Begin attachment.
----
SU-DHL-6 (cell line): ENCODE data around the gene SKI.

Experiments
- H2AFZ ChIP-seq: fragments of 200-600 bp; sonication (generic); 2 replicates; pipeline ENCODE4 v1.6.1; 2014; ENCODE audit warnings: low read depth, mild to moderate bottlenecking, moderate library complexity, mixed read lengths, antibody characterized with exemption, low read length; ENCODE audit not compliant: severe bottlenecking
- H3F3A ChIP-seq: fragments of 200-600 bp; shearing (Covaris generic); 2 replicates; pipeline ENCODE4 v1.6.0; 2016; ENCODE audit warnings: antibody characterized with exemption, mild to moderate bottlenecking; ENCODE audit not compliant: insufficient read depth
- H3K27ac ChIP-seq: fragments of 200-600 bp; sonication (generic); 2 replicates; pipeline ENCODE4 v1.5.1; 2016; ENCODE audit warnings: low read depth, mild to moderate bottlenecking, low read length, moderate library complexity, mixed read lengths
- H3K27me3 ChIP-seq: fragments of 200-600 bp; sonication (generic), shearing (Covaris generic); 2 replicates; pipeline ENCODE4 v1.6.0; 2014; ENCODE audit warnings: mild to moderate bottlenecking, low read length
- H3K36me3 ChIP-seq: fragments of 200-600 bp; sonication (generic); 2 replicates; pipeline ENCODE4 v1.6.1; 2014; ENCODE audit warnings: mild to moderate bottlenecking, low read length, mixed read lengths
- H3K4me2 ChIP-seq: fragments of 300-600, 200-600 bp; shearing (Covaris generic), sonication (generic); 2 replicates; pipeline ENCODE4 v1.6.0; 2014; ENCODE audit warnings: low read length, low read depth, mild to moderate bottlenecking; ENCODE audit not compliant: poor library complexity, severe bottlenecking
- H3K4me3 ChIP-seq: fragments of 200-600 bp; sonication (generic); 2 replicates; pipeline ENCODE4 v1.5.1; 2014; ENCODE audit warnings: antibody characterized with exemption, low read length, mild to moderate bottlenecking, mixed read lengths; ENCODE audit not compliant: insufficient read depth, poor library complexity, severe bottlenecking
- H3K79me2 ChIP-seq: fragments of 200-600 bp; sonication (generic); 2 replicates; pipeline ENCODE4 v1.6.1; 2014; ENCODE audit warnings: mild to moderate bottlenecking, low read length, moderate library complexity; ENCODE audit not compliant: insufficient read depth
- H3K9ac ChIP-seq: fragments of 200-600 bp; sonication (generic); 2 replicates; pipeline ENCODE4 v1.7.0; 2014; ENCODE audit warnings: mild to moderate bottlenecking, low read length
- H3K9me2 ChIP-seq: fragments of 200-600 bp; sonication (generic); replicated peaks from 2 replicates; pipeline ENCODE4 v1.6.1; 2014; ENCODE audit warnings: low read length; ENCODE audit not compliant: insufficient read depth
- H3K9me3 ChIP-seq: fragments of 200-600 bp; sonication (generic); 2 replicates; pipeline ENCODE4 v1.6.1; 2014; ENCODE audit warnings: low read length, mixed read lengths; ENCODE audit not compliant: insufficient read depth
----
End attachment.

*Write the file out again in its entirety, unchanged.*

SU-DHL-6 (cell line): ENCODE data around the gene SKI.

Experiments
- H2AFZ ChIP-seq: fragments of 200-600 bp; sonication (generic); 2 replicates; pipeline ENCODE4 v1.6.1; 2014; ENCODE audit warnings: low read depth, mild to moderate bottlenecking, moderate library complexity, mixed read lengths, antibody characterized with exemption, low read length; ENCODE audit not compliant: severe bottlenecking
- H3F3A ChIP-seq: fragments of 200-600 bp; shearing (Covaris generic); 2 replicates; pipeline ENCODE4 v1.6.0; 2016; ENCODE audit warnings: antibody characterized with exemption, mild to moderate bottlenecking; ENCODE audit not compliant: insufficient read depth
- H3K27ac ChIP-seq: fragments of 200-600 bp; sonication (generic); 2 replicates; pipeline ENCODE4 v1.5.1; 2016; ENCODE audit warnings: low read depth, mild to moderate bottlenecking, low read length, moderate library complexity, mixed read lengths
- H3K27me3 ChIP-seq: fragments of 200-600 bp; sonication (generic), shearing (Covaris generic); 2 replicates; pipeline ENCODE4 v1.6.0; 2014; ENCODE audit warnings: mild to moderate bottlenecking, low read length
- H3K36me3 ChIP-seq: fragments of 200-600 bp; sonication (generic); 2 replicates; pipeline ENCODE4 v1.6.1; 2014; ENCODE audit warnings: mild to moderate bottlenecking, low read length, mixed read lengths
- H3K4me2 ChIP-seq: fragments of 300-600, 200-600 bp; shearing (Covaris generic), sonication (generic); 2 replicates; pipeline ENCODE4 v1.6.0; 2014; ENCODE audit warnings: low read length, low read depth, mild to moderate bottlenecking; ENCODE audit not compliant: poor library complexity, severe bottlenecking
- H3K4me3 ChIP-seq: fragments of 200-600 bp; sonication (generic); 2 replicates; pipeline ENCODE4 v1.5.1; 2014; ENCODE audit warnings: antibody characterized with exemption, low read length, mild to moderate bottlenecking, mixed read lengths; ENCODE audit not compliant: insufficient read depth, poor library complexity, severe bottlenecking
- H3K79me2 ChIP-seq: fragments of 200-600 bp; sonication (generic); 2 replicates; pipeline ENCODE4 v1.6.1; 2014; ENCODE audit warnings: mild to moderate bottlenecking, low read length, moderate library complexity; ENCODE audit not compliant: insufficient read depth
- H3K9ac ChIP-seq: fragments of 200-600 bp; sonication (generic); 2 replicates; pipeline ENCODE4 v1.7.0; 2014; ENCODE audit warnings: mild to moderate bottlenecking, low read length
- H3K9me2 ChIP-seq: fragments of 200-600 bp; sonication (generic); replicated peaks from 2 replicates; pipeline ENCODE4 v1.6.1; 2014; ENCODE audit warnings: low read length; ENCODE audit not compliant: insufficient read depth
- H3K9me3 ChIP-seq: fragments of 200-600 bp; sonication (generic); 2 replicates; pipeline ENCODE4 v1.6.1; 2014; ENCODE audit warnings: low read length, mixed read lengths; ENCODE audit not compliant: insufficient read depth